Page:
Recurrence rates after surgery are minimal, while full recovery was observed within months after treatment . These findings indicate that patients that are surgically treated have little or no sequelae after removal of the tumor. However, if recurrences do occur, malignant transformation of the tumor should always be suspected.
The prognosis for all types of chondromas are good, they have very low rates of recurrence after surgical excision, and their malignant potential is minimal. Pathologic fractures can be fully recovered, and minimal of no loss in function is observed in the majority of cases within few months after removal. However, patients with multiple chondromas, such as those with Maffucci syndrome, have an increased risk of malignant transformation of tumors, as well as complications after surgical treatment, which is why appropriate therapy must be initiated early on.
It is still not known why chondromas develop, but several genetic anomalies have been detected. Supernumerary ring chromosomes derived from chromosome 12 have been established in soft tissue chondromas , as well as an aberration of chromosomes 6 and 11 . Additionally, other genetic changes have been detected, including 12q13, and their implications are under research . These facts point to a genetic background for the development of this tumor, while other factors, such as environmental or infectious, have not been determined.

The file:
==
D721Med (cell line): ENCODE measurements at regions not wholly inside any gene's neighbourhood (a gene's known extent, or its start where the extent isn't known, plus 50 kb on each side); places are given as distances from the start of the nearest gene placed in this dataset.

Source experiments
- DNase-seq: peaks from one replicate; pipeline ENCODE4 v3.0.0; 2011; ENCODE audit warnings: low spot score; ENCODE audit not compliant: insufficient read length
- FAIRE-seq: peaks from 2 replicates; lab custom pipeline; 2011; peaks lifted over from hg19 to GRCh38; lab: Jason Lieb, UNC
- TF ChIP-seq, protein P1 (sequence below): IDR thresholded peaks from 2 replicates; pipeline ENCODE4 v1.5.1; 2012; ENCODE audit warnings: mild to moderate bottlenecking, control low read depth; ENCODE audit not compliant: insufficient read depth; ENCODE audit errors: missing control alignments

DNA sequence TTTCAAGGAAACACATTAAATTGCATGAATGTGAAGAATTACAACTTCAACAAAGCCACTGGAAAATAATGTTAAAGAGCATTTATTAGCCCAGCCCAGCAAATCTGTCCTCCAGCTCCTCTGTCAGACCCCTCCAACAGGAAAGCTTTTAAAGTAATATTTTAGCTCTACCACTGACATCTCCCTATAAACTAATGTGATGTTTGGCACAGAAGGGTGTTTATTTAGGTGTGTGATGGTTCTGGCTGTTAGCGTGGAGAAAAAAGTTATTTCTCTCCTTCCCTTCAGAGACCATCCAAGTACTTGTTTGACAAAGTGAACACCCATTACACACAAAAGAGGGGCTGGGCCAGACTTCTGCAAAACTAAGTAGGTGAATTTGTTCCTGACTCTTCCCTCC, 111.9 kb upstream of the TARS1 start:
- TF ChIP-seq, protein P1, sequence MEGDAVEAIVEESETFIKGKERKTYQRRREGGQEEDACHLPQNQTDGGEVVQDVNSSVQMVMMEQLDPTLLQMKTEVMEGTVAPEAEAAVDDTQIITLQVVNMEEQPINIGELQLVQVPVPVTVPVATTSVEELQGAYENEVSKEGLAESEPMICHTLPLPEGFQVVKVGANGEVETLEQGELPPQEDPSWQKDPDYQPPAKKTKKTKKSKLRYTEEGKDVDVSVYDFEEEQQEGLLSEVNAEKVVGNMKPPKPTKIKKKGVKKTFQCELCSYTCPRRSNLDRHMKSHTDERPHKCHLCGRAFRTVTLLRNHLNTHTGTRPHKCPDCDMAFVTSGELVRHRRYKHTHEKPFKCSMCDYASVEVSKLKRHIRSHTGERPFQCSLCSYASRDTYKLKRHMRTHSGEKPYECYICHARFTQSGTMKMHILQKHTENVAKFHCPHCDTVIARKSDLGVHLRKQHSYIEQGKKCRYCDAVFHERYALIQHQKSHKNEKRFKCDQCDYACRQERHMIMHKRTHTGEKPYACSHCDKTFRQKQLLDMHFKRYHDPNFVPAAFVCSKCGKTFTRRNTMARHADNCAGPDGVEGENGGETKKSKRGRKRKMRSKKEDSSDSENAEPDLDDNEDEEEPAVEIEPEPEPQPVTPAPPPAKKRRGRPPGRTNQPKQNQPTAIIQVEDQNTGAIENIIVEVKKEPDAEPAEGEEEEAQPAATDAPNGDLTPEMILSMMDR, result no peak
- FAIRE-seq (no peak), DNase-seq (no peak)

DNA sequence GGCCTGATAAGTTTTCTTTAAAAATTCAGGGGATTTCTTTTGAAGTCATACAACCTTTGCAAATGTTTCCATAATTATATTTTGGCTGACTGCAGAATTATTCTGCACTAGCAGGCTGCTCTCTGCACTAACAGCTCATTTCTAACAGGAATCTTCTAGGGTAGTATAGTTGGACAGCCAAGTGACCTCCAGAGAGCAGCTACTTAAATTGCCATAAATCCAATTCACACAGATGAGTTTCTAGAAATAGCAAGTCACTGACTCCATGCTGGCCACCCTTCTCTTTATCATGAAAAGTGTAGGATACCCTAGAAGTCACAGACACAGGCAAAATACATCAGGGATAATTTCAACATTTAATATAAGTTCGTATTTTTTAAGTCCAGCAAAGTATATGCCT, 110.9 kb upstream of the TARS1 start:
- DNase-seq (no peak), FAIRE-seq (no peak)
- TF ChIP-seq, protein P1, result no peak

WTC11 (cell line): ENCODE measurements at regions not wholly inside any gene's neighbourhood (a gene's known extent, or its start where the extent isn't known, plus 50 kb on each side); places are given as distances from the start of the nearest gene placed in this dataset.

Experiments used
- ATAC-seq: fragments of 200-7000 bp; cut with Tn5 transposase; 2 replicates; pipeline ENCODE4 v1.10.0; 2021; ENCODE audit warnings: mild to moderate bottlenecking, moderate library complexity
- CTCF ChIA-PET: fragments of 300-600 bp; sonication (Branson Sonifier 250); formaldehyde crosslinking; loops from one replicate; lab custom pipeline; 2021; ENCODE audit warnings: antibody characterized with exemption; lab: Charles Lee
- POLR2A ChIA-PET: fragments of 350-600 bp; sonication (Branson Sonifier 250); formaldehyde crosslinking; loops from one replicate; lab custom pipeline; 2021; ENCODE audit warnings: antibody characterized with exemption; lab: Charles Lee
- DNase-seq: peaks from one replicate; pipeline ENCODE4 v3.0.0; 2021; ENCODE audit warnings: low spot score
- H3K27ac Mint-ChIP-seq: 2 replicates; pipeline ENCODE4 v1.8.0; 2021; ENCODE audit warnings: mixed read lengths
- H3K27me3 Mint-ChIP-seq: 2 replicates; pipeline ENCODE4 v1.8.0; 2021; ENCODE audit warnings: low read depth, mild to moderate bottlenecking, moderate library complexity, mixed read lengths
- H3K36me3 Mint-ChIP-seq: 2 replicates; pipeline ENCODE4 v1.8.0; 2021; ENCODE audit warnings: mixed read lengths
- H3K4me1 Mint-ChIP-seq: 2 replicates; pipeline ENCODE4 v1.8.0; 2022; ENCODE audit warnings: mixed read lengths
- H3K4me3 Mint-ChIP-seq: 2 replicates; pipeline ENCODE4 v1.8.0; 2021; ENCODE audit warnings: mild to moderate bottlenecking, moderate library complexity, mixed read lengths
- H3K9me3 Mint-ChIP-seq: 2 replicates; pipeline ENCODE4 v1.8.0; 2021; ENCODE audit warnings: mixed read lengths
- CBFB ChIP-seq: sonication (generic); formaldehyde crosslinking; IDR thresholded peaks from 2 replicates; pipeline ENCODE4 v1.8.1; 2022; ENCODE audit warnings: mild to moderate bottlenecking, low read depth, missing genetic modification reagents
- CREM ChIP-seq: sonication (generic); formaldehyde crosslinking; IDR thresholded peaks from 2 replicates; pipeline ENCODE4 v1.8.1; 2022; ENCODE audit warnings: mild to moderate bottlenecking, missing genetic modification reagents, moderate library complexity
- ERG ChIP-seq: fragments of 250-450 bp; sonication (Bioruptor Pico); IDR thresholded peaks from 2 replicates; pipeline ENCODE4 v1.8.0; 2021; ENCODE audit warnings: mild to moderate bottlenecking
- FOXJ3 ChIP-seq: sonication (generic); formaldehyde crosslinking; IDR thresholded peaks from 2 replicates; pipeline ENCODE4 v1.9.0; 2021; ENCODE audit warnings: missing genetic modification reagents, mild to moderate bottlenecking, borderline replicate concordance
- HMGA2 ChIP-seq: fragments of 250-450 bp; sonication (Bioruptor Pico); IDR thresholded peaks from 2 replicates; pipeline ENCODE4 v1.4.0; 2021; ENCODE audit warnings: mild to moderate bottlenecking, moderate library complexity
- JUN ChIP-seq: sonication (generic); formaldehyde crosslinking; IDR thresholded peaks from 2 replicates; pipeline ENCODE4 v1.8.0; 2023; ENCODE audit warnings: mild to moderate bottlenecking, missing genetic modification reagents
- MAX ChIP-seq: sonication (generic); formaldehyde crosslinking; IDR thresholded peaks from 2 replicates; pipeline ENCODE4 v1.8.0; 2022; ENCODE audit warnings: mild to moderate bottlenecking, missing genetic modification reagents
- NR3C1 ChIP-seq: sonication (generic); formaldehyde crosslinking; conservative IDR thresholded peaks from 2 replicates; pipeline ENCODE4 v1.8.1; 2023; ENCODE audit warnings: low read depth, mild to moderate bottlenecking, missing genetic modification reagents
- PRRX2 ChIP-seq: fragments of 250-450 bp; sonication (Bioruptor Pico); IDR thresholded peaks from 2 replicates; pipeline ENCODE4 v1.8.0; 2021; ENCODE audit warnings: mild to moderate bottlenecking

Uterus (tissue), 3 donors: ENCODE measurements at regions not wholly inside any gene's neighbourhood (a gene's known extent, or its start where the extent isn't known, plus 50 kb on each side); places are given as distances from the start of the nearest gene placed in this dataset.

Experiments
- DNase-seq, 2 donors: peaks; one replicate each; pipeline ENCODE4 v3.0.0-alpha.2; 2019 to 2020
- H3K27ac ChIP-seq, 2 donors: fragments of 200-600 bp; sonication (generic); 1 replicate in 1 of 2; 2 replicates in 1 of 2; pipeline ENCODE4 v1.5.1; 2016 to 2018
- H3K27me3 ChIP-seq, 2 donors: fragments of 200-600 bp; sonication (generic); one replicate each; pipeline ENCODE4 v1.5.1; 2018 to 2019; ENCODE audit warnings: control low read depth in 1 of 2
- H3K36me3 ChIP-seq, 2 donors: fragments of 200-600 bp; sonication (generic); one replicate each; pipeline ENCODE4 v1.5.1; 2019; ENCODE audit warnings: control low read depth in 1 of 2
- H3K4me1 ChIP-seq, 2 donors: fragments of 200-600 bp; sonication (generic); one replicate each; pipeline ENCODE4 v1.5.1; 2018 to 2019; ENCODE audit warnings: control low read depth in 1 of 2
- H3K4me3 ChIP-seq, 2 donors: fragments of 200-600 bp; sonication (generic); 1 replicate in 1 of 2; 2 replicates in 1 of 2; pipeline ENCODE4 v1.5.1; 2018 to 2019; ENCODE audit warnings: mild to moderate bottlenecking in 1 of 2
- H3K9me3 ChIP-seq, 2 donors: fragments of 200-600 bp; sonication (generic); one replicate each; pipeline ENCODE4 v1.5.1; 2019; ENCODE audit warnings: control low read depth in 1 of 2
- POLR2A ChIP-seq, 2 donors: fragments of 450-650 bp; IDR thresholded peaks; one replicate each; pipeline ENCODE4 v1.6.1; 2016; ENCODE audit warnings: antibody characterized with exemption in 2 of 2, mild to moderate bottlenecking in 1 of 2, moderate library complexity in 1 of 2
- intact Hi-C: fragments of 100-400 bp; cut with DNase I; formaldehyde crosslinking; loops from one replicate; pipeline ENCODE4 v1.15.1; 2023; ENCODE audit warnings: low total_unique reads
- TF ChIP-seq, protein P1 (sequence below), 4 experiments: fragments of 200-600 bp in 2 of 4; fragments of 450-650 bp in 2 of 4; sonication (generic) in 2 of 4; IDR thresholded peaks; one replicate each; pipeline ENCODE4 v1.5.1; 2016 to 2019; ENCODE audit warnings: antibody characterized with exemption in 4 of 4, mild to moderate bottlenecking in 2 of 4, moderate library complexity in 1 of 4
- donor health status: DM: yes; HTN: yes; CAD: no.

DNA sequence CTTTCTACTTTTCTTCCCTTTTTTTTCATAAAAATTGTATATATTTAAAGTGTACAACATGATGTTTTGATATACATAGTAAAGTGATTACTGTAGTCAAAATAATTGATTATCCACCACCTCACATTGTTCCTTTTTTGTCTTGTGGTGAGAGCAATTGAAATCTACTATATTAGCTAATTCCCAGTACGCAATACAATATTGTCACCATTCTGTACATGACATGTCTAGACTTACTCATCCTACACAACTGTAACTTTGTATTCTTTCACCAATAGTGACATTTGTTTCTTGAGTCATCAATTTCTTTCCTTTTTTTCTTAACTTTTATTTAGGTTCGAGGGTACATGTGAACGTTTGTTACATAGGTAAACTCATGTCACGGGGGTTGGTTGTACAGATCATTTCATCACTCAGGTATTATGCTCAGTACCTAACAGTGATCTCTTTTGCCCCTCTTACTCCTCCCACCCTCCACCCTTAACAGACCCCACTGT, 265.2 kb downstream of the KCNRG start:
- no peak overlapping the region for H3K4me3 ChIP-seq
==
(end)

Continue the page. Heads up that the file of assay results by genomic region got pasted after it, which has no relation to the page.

Chondroma is the most common tumor of the hand, and it is established that enchondromas comprise almost 50% of all hand tumors . Enchondromas are much more common than periosteal and synovial chondromas. However, because of the asymptomatic course and common diagnosis as an incidental finding, the actual rates of this tumor are not fully known. Gender predilection has not been established, as this tumor is evenly distributed in men and women. Also, no ethnic predilection has been found.
This tumor is most commonly diagnosed in patients between 20 and 50 years of age, but chondromas have been reported both in children and elderly, which implies that this tumor may be diagnosed at any age.
Chondromas that develop within the medullary cavity originate from actively proliferating cartilaginous tissue of growth plates. Certain groups of chondrocytes, for unknown reasons, don't undergo apoptosis, change the original location and are the source of enchondroma formation .
Periosteal chondromas are slowly growing tumors, and develop adjacent to the bone cortex, and within the periosteal connective tissue . As a result of constant pressure by the tumor to the bone, cortical erosion and periosteal reaction occur, which can produce intense pain and damage to the bony structures .
Genetic abnormalities have been increasingly proposed as a key event in the pathogenesis of this tumor.
Prevention of chondromas is not currently possible, but regular follow-ups, as well as proper treatment when indicated, provide good outcomes for patients. However, if multiple chondromas are diagnosed, or if the tumor recurs after surgery, a malignant transformation should be suspected and investigated.